UCLA Health is among a select group of health systems in the country certified by the U.S. Food and Drug Administration to administer CAR T-cell therapy outside of clinical trials. Currently, UCLA is approved to treat certain types of lymphoma and leukemia in adults, pediatric and young-adult patients who have not benefited from two standard treatments.
“The degree to which some patients benefit is remarkable,” says Josh Sasine, MD, PhD, director of UCLA’s CAR T-cell program and a member of the UCLA Jonsson Comprehensive Cancer Center. “Most successful therapies for advanced cancers increase overall survival by a few months but almost never cause long-term remissions. With CAR T cells, we’re seeing durations of benefit that are very long lasting — many years of cancer-free periods. About one-third to half of the patients who receive this therapy are having durable remissions.”
He cautions, however, that “the treatment is so new that we don’t yet know who has experienced a true cure.”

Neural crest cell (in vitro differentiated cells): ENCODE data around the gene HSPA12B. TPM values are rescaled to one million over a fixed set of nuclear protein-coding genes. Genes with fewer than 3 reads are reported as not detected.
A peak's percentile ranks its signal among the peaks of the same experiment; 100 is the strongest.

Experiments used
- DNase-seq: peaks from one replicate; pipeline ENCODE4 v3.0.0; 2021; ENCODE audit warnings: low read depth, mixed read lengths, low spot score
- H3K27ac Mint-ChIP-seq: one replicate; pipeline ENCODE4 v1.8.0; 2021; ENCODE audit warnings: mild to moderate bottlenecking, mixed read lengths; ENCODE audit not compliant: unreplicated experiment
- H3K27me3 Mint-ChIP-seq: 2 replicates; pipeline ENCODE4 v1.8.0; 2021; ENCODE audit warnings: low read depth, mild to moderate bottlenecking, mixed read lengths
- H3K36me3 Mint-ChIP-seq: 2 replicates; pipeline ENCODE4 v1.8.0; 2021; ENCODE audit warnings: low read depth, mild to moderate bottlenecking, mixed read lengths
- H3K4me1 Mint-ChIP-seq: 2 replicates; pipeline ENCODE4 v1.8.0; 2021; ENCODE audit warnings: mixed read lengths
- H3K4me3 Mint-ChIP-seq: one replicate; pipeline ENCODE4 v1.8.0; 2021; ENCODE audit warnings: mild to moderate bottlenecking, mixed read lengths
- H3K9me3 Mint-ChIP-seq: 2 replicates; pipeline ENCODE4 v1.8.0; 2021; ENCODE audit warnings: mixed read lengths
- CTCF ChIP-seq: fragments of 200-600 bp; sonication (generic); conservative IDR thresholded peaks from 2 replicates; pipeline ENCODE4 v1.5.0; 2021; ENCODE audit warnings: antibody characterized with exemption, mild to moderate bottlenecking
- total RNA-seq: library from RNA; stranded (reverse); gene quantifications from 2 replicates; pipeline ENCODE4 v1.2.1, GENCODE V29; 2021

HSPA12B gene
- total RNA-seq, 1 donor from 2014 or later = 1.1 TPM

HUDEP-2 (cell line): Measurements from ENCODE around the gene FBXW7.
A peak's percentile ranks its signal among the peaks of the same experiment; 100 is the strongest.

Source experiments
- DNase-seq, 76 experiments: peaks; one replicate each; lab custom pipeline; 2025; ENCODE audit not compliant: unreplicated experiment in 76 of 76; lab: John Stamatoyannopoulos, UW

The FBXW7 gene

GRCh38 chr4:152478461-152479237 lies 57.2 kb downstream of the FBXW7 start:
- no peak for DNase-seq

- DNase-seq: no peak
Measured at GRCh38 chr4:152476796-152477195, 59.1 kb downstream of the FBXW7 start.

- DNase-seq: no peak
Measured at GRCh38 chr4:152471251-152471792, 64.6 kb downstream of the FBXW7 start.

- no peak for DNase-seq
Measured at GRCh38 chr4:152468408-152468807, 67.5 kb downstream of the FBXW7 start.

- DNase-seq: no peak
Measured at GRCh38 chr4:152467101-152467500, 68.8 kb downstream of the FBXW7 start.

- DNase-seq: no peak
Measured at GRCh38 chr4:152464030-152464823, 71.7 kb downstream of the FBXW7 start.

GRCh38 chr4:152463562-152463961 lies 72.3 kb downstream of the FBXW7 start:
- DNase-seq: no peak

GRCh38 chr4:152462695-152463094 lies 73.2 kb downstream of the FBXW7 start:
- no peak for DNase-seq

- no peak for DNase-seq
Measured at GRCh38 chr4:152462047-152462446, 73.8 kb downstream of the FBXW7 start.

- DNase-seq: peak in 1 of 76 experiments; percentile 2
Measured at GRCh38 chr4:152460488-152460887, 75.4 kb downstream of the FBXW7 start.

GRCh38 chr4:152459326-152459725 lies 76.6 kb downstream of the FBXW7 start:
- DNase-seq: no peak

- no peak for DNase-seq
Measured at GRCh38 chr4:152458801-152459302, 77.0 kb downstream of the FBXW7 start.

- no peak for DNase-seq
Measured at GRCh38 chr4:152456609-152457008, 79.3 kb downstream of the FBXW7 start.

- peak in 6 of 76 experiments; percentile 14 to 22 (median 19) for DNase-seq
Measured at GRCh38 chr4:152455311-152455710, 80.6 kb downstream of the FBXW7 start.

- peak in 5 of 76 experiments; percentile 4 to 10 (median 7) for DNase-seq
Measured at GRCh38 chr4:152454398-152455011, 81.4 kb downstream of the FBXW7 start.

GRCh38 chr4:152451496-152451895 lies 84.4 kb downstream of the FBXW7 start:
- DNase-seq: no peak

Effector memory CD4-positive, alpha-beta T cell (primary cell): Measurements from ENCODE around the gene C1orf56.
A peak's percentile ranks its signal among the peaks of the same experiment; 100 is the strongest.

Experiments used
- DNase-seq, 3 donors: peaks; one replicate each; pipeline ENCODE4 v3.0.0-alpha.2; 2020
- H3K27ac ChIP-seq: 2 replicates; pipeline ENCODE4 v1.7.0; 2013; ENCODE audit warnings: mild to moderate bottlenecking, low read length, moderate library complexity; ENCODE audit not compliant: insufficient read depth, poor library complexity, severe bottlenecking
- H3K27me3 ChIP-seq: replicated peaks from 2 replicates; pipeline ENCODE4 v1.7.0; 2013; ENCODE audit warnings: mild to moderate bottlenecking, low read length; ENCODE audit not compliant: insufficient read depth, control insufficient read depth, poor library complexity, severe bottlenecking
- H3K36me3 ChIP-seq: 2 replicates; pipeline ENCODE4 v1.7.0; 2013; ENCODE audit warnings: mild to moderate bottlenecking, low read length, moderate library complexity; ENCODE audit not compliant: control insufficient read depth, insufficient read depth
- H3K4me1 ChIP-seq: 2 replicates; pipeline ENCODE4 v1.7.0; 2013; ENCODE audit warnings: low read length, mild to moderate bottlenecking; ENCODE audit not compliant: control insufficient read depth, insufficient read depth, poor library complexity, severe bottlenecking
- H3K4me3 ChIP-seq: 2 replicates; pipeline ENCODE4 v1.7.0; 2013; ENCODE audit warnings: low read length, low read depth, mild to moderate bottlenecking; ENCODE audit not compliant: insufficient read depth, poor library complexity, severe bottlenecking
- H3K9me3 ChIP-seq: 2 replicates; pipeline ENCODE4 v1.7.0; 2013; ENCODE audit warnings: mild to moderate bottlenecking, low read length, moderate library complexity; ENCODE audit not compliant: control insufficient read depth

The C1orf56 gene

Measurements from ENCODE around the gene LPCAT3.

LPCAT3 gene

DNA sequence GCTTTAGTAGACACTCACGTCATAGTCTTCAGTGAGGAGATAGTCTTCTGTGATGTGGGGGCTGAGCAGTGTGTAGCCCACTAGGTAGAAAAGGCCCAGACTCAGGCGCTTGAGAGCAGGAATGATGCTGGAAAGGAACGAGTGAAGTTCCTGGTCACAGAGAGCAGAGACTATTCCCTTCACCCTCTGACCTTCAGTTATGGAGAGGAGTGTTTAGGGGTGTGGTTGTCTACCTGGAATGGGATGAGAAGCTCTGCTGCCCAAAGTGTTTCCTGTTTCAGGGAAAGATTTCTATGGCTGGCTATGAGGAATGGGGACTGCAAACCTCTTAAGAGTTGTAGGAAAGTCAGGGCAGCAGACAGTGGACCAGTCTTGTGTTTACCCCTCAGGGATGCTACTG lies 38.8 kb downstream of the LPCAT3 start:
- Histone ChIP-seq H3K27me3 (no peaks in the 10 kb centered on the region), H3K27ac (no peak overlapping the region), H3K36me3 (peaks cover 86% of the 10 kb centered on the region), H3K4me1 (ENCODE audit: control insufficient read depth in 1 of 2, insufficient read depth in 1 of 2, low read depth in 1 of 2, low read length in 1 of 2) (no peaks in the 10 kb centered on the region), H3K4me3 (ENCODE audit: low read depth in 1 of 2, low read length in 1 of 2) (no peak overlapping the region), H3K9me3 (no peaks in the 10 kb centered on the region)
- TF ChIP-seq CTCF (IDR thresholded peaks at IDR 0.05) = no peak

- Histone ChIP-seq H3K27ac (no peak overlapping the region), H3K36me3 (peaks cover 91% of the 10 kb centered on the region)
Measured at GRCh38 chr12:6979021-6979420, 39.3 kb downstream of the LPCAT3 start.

Dr. Sasine is hopeful that one day, CAR T-cell therapy can be extended to other forms of cancer. “It is significant that this treatment platform is very different from what we have done in oncology in the past, and, in principle, it is broadly applicable,” he says. “Until ongoing and future clinical trials are complete, we won’t know whether or not we can make CAR T cells recognize other forms of cancer. If we can, this could benefit many more patients.”
Testing for other cancers already is underway. “It is one thing to have success in the lab, but the fact that we are seeing so much success with CAR T cells validates the idea that we can genetically engineer the immune system to fight cancer,” Dr. Sasine says. “This is likely to encourage investigators to examine other strategies to genetically engineer immune cells for cancer therapy. It opens up an exciting new direction. I have not seen any other approach demonstrate this much success so quickly.”